Airport to celebrate years of service
In June of 1940, Hebron business men were working “on their toes,” to implement requirements they needed for an airport and ground school to train civilian pilots.
The state’s aeronautics commission had approved a level location on a 160 acres belonging to the Zutters. Mrs. Zutter lived in Chicago and sent her signed, five-year lease of the land via U.S. air mail, and Hebron businessmen took on $200 to $300 of the expense after crop revenue was included.
Tenant E.L. Wehrbein cut the grain for three runways — one northeast to southwest; another northwest to southeast; and the third, north to south. Each runway was approximately 2,100 feet long.
Sam Stull was the flight operator and Professor Hofstad was the instructor for the ground school, which consisted of two hours on aviation history; 12 hours for civil air regulations; 15 hours each on navigation, meteorology, aircraft and the theory of flight; five for engines and instruments; two hours for radio uses and forms; and one hour for parachute training.
The airport has evolved since it was established in 1942. In 1965, the Hebron Flying Club was incorporated by Dr. Louis Bunting, M.L. Christensen, Ray Mieth and Jack Stewart. Ted Tietjen of Byron was one of the original members. Others who joined were Harley Grone of Davenport and Dr. R.E. Penry and Dr. John Butler of Hebron.
The purpose of the club was to promote flying in Hebron, and it owned a 1965 Cessna 150 aircraft for use by its members.
Around 1970, Marlowe Huber began spending time at the airport. He refers to Mieth as “Mr. Airport.”
“He pushed snow and emptied wastebaskets. He was doing everything except overhauling planes,” Huber said.
Huber said he was never into golfing and after he retired from the mail route in 1993, he didn’t have much else to do, but hang out at the airport.
“An ‘airport bum,’ they called me,” he said. At age 90, Huber still flies.
Early mornings are best, he said.
“The public thinks flying on sunny days are nice, but there are air currents,” he said. “The hotter the day, the worse it is.”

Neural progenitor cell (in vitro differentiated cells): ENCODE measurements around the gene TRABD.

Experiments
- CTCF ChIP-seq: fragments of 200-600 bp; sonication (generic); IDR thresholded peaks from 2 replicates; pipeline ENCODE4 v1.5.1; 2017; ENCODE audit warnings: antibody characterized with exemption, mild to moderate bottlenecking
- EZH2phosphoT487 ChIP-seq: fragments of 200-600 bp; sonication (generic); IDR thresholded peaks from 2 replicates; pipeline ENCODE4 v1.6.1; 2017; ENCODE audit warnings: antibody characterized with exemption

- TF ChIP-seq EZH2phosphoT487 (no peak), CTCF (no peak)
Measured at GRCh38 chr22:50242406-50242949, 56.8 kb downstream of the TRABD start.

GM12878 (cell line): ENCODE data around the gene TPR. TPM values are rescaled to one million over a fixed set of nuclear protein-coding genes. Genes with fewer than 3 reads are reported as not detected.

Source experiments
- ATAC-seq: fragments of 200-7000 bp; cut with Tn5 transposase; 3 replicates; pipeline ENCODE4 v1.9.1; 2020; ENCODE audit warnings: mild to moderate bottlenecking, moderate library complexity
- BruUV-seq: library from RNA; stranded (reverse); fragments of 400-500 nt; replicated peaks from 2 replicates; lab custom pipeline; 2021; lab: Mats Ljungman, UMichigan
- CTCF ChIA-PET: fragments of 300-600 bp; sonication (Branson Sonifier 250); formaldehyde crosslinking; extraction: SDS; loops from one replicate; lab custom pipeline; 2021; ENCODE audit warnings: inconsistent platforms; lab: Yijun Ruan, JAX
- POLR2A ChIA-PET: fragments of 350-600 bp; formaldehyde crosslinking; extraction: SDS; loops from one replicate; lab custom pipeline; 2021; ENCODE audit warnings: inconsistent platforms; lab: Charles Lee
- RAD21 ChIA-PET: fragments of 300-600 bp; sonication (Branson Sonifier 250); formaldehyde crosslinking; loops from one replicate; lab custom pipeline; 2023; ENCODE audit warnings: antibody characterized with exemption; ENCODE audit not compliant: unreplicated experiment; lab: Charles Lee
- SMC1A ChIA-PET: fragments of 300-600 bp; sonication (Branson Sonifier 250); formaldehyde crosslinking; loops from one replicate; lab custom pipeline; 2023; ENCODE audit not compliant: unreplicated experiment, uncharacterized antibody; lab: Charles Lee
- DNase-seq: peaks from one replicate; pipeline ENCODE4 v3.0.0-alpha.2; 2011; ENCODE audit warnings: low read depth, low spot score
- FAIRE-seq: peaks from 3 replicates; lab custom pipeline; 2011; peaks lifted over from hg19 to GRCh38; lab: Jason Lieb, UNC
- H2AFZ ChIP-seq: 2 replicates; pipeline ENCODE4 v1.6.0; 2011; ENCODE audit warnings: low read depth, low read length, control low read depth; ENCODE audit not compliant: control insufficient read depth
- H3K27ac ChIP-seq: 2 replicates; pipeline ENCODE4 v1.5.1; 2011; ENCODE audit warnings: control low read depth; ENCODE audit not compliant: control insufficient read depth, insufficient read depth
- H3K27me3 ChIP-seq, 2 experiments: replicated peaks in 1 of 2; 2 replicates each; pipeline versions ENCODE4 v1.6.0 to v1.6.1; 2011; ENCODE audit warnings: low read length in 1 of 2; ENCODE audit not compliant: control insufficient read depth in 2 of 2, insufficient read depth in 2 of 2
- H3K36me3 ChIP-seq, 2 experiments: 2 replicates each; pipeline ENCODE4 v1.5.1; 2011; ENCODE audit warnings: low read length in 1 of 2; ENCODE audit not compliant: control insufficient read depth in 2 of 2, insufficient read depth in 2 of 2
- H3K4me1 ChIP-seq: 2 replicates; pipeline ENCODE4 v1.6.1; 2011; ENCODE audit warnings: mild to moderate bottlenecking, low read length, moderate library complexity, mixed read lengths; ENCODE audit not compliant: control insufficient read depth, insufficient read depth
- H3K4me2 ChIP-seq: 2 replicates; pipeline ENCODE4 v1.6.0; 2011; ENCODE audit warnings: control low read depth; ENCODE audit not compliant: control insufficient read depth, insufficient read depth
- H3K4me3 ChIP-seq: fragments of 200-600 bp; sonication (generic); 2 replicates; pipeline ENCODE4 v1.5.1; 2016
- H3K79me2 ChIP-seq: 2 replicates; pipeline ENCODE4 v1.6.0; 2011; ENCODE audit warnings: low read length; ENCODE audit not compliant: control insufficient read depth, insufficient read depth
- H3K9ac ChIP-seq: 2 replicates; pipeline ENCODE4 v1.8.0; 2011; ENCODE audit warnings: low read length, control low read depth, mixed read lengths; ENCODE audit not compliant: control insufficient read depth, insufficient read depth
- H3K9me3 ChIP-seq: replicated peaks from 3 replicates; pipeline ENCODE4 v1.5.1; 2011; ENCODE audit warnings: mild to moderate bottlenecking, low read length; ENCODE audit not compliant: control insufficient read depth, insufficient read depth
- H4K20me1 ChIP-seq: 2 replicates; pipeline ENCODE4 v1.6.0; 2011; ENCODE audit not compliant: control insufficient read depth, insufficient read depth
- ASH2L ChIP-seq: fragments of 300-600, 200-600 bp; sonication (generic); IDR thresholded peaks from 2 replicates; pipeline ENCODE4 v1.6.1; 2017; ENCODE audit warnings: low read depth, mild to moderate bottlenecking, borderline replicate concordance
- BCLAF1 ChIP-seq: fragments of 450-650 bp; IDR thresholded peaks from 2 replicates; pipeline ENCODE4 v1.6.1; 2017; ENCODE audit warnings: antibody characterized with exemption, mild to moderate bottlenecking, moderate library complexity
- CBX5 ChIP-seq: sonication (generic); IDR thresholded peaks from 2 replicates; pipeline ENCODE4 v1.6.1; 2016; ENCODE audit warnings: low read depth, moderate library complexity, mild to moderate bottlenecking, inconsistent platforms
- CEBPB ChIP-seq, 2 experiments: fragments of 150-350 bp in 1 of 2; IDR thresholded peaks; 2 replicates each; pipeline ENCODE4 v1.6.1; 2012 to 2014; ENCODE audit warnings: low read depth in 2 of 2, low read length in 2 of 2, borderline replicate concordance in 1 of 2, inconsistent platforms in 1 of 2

He gained his license to fly in 1970 and has had the privilege to witness the airport’s transformation over the years.
“Most noticeable to me is the advent of modern technology, plus the many changes in the physical layout of the overall airport,” he said.
Speaking of technology, an open house and ribbon cutting will be held at the KHJH Hebron Municipal Airport Oct. 9, to celebrate recent additions of a fuel tank project and newly laid concrete on the taxiways, and the airport’s economic contributions to the area.
Dignitaries scheduled to attend the ribbon cutting at 4:30 p.m., are Lt. Governor Mike Foley, Sen. Laura Ebke, and Nebraska Department of Transportation Aeronautics Division representatives Ronnie Mitchell, Anna Lannin and David Morris.
The day begins at 9 a.m., with tours for the public, which will include educational displays, aircraft and career information.
At 10:30 a.m.; 12:45 p.m.; and 1:30 p.m., the Norris Hi-Line Electrical demonstration will take place.
In the afternoon, a mock emergency drill with helicopter transport for the “victims” is planned to begin at 2:15 p.m., with the Hebron Fire Department. RotorWings Aviation pilot, Kevin Mitchell, will be assisting.
After the ribbon cutting, structural engineering firm, Kirkham Michael, will sponsor a free hamburger meal. The Hebron Rotary Club will serve the meal.
Overseeing the airport’s accounting and administrative work, Deb Craig said the event began as a ribbon cutting for the $250,000 grant fuel tank project and a $750,000 grant to complete the taxiways project.
“It turned into an open house and all-day event,” she said. “One thing we’ve been hearing is pilots are needed in all areas.”
The open house could be an opportunity to renew interest in the field of aviation. Students will be touring the facility, where they will hear from experienced drone operators and pilots. Norder Supply will give a presentation on anhydrous safety.
Huber gave a brief history of the airport.
Planes landed on grass runways in the 1950s, he said.
In 1992, a new 3500-square foot terminal building was constructed with a 60-foot cement runway. New lights were installed and an automatic weather observation system was implemented.
A new building, along with a tractor and snow removal equipment were added in 2005.
Trees around the airport were removed in 2012.
Names that come to mind for Huber are Meith, Clarance McGhyghy, Lavon Bohling, Albert Muehling, Dean Osher, Johnson, O’Neal, Penry, Bunting and Dr. Butler, the Kenners, Duane Vorderstrasse and current president, Bill Linton.
“I was privileged to serve as secretary/treasurer for the authority for some 18 years,” he said.
Huber has served the airport authority for 25 years. He will be honored Oct. 9 for his service.
Current board members are president, Linton; vice president, Jay Huhman; secretary/treasurer, Cory Clark; and members, Huber and Joe Hergott, Sr.
Craig also spoke of the airport’s changes through the years, citing its businesses, the state patrol’s regional office and future services of Ozsome Possibilities Counseling.
It seems the Hebron Airport is still “a busy place,” as described by the Hebron Journal-Register in an aging article on Johnson’s Flying Service.
“A strong airport is important to everyone in the community. It benefits those who don’t fly as well as those who do,” Johnson said.